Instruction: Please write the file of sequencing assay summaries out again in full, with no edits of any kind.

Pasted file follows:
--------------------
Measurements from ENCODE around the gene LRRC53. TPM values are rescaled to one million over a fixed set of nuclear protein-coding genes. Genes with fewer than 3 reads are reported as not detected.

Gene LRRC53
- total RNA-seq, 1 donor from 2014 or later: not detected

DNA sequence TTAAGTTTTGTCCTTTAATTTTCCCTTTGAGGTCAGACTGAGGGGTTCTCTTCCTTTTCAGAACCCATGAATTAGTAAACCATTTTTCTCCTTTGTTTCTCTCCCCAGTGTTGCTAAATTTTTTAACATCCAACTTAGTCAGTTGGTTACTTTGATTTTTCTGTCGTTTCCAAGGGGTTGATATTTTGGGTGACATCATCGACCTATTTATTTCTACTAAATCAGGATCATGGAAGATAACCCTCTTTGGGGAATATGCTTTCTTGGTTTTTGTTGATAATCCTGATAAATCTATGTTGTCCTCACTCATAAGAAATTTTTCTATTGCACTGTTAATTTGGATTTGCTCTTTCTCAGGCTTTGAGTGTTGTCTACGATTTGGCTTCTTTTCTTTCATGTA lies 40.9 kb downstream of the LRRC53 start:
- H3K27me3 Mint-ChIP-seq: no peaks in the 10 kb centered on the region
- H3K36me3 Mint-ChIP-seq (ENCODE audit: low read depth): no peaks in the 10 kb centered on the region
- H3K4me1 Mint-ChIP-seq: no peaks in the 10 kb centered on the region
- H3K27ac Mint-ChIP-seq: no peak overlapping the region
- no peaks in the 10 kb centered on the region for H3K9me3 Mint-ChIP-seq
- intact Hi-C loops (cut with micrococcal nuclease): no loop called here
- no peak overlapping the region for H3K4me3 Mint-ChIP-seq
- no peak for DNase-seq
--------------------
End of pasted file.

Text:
Measurements from ENCODE around the gene LRRC53. TPM values are rescaled to one million over a fixed set of nuclear protein-coding genes. Genes with fewer than 3 reads are reported as not detected.

Gene LRRC53
- total RNA-seq, 1 donor from 2014 or later: not detected

DNA sequence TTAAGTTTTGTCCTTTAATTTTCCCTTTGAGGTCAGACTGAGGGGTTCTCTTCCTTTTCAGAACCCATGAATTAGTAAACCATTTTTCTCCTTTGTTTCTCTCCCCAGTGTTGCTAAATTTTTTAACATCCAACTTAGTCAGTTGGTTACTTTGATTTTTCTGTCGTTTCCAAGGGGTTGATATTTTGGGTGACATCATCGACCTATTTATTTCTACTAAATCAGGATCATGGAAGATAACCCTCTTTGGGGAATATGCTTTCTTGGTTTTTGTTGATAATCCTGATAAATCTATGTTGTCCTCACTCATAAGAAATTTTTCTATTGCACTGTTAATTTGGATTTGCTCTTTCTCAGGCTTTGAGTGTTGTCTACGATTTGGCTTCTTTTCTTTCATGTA lies 40.9 kb downstream of the LRRC53 start:
- H3K27me3 Mint-ChIP-seq: no peaks in the 10 kb centered on the region
- H3K36me3 Mint-ChIP-seq (ENCODE audit: low read depth): no peaks in the 10 kb centered on the region
- H3K4me1 Mint-ChIP-seq: no peaks in the 10 kb centered on the region
- H3K27ac Mint-ChIP-seq: no peak overlapping the region
- no peaks in the 10 kb centered on the region for H3K9me3 Mint-ChIP-seq
- intact Hi-C loops (cut with micrococcal nuclease): no loop called here
- no peak overlapping the region for H3K4me3 Mint-ChIP-seq
- no peak for DNase-seq